La formación que recibí fue básicamente ser organizada, disciplinada, fuerte y constante; que debía estudiar y hacerme de una profesión. Que debía casarme y formar un hogar; conseguir y mantener un trabajo digno que me ayudara a tener una vida “decente” y criar mis hijos. Todo en ese orden (ojalá pudieran ver mi cara de burla mientras escribo, todavía no me lo creo). La educación profesional (en la universidad) estuvo orientada hacia la calidad y el servicio al cliente. Rápidamente mis profesores de grado notaron en mí ciertas fortalezas, y tuvieron gracias a Dios, el detalle de señalarme que tenía esas cualidades y que si las trabajaba podía escalar profesionalmente. Lo que entendí y aproveché sin problemas (¿quién quiere ser promedio cuando puede ser sobresaliente?). Siendo brutalmente sincera, donde yo llegaba y no había oportunidades las fabricaba, y donde no podía fabricarlas no me quedaba. Así de agresiva fui en todos los empleos. Y claro está, esa actitud no era bien vista por mis colegas y en ocasiones abiertamente rechazada por mis superiores. Lo que a la verdad me valía !@#*. Tuve muchos roces y malos entendidos con mis compañeros de trabajo, de lo que aprendí que ser buena es bueno y ser “la mejor” es malo.

Me eduqué y me re-eduqué. Me abrí paso profesionalmente, siendo madre soltera, ambiciosa y comprometida en una sociedad que te crucifica por ser una de las tres, yo era las tres. No puedo negar que recibí muy buenas oportunidades; logré hacerme una alta ejecutiva en un grupo empresarial de renombre y pasé a ser “Doña Fharas” (@#%!). Mi vida giraba en torno a reuniones de staff, compromisos sociales de trabajo y modelos financieros del tamaño del universo que debía memorizar y mantener en positivo. Tampoco era extraño recibir una llamada a deshoras con la pregunta “¿cómo está el ROI?

De pronto una mañana abrí los ojos y estaba en casa. Con pareja, con hijos, con una mascota y SIN trabajo. ¡Una profesional como yo! Y mi único pensamiento, ante las escasas probabilidades de reinserción laboral en aquella situación (había perdido el trabajo y quedado embarazada casi al otro día), era que bajo ninguna circunstancia ese iba a ser el final. En varias ocasiones me ofrecieron trabajo, algunos los acepté, pero la vida insistía en devolverme al “calor del hogar”, que para mí era más bien una especie de hoguera infernal que me quemaba despiadadamente.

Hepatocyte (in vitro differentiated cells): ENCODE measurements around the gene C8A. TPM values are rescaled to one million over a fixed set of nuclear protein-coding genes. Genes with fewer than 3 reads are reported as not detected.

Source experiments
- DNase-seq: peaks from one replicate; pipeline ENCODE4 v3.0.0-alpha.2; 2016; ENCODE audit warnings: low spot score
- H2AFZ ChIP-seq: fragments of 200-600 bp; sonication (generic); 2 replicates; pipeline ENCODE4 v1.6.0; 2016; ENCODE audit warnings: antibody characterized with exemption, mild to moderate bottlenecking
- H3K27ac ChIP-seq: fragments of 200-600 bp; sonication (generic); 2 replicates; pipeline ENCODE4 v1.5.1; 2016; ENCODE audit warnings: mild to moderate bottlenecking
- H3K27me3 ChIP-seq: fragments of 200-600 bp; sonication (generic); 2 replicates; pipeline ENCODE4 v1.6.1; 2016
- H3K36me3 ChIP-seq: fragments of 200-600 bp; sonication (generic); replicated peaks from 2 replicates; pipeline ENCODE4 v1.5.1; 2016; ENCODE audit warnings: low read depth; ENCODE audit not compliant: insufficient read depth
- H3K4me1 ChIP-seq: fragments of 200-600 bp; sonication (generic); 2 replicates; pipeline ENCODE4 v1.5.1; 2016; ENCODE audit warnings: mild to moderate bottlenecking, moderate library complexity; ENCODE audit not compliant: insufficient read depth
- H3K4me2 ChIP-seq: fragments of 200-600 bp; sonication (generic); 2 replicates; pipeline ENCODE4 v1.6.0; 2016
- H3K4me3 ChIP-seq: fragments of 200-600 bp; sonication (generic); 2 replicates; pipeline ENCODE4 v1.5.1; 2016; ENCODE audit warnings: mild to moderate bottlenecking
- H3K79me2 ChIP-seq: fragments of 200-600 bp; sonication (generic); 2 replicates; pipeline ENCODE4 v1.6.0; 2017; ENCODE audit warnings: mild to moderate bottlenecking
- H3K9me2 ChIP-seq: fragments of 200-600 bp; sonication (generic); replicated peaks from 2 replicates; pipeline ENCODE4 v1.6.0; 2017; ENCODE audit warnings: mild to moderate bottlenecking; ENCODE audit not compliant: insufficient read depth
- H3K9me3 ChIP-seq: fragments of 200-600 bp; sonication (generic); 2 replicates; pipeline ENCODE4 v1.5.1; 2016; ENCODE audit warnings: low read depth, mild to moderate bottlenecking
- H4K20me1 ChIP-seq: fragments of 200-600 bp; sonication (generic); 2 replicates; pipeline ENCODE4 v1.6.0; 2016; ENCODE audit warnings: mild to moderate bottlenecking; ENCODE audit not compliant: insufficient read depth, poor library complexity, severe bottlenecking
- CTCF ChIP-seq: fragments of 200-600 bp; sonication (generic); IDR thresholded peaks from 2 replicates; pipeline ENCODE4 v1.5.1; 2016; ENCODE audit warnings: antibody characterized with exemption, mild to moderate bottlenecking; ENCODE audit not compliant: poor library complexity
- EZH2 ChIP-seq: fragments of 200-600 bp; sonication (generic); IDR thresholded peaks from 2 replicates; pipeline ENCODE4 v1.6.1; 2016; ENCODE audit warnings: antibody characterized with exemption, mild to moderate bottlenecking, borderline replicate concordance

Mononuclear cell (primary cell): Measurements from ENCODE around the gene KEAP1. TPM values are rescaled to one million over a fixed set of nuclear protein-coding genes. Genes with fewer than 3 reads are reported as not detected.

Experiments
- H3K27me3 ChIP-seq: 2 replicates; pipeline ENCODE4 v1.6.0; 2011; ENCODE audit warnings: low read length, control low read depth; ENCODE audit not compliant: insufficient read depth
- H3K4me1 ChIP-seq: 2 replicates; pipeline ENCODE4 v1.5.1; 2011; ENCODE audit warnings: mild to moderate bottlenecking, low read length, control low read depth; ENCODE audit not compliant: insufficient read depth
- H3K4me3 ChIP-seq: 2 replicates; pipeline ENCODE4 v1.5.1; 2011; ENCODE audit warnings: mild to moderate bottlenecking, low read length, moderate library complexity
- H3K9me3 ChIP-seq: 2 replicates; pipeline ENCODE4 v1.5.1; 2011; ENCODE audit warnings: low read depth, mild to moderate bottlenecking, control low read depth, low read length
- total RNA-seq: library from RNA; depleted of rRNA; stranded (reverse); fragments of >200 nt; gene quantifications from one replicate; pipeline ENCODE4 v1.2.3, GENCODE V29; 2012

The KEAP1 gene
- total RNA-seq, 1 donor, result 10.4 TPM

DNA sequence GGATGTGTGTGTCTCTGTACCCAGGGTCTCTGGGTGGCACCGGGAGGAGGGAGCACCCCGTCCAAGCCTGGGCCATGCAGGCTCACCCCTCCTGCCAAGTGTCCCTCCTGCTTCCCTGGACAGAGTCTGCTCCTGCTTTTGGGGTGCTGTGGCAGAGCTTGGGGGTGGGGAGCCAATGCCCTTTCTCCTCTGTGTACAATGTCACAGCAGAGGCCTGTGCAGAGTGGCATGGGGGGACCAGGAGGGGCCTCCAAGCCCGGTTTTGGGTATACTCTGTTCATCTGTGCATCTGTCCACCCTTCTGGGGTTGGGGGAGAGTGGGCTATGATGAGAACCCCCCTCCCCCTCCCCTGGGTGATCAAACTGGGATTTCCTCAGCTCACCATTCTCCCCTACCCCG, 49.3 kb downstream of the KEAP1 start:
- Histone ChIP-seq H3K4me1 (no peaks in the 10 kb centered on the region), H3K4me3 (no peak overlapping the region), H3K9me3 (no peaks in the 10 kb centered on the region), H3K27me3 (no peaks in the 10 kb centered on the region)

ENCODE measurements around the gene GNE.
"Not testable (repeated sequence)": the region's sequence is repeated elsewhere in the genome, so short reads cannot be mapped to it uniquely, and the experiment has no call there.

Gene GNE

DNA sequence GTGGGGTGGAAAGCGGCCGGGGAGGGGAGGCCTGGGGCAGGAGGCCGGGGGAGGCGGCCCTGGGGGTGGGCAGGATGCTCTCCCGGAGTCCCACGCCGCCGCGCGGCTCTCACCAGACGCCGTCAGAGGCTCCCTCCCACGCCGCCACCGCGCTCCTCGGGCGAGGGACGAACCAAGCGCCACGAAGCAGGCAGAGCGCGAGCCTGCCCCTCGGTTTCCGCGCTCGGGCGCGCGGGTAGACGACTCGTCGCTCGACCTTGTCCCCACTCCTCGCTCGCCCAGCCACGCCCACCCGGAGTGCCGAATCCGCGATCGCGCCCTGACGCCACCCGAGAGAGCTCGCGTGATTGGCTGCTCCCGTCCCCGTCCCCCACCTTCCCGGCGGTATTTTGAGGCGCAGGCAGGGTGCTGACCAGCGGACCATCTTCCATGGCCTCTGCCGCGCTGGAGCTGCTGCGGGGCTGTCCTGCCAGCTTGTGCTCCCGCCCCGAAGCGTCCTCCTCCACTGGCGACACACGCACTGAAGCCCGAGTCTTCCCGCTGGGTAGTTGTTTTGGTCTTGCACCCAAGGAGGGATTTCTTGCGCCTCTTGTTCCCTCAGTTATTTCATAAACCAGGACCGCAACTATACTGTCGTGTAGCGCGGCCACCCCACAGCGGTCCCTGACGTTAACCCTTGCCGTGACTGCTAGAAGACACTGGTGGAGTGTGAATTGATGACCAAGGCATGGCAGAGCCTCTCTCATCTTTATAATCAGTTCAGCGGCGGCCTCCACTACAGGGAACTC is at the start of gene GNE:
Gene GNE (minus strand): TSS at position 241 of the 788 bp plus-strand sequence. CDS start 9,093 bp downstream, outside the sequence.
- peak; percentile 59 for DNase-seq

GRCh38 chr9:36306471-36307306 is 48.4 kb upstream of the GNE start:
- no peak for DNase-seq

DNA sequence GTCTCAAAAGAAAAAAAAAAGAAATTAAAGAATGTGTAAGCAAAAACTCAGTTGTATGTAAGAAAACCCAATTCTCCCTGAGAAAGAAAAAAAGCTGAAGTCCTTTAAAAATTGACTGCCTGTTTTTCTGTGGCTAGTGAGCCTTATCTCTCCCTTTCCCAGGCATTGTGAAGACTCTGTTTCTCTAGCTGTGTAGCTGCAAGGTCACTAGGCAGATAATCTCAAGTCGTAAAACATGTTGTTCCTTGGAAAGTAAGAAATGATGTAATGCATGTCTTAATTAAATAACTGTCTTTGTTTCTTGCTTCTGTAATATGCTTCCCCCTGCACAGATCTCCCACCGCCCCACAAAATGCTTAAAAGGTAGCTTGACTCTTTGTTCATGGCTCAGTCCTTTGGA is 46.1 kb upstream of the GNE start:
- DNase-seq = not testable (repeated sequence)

Aprendí a valorar el tiempo de la familia, aprendí a amar el tiempo para mí. Puse en práctica cosas que sabía muy bien hacer pero que odiaba, como cocinar y pertenecer a club de padres del colegio de mis hijos y hasta eso empecé a valorar. Y mientras esto pasaba, mi verdadero yo envuelto en un impetuoso aire de “emprendedora” secuestraba una habitación en mi apartamento y lo convertía en un conato  de estudio de depilación y maquillaje. Como buena financista recorté gastos y los invertí en “el proyecto”. Anoté todo en varias libretas de papel, abrí redes sociales, volví a la escuela esta vez para educarme en el área, contacté personas importantes de la industria y de buenas a primeras estaba otra vez abriéndome paso, fabricando oportunidades y dónde no podía fabricarlas usé la creatividad (que tampoco sabía que tenía), puse todo el empeño y amor en el nuevo reto y triunfé. Quiero que sepan que en este proceso el apoyo de mis familiares y amigos fue prácticamente NINGUNO (sacando a mi suegra y a mi amiga Pamela). Nadie de mis allegados venía por mis servicios, ¡si lo hacían querían que fuera gratis! A penas me recomendaban… Algo que me parecía insólito, pero igual no me detuvo. Demasiado ambiciosa para distraerme. El  enfoque es clave para un emprendedor. Hoy puedo decir que mi clientela y seguidores son 100% orgánicos, ¡gracias sólo a Fharas!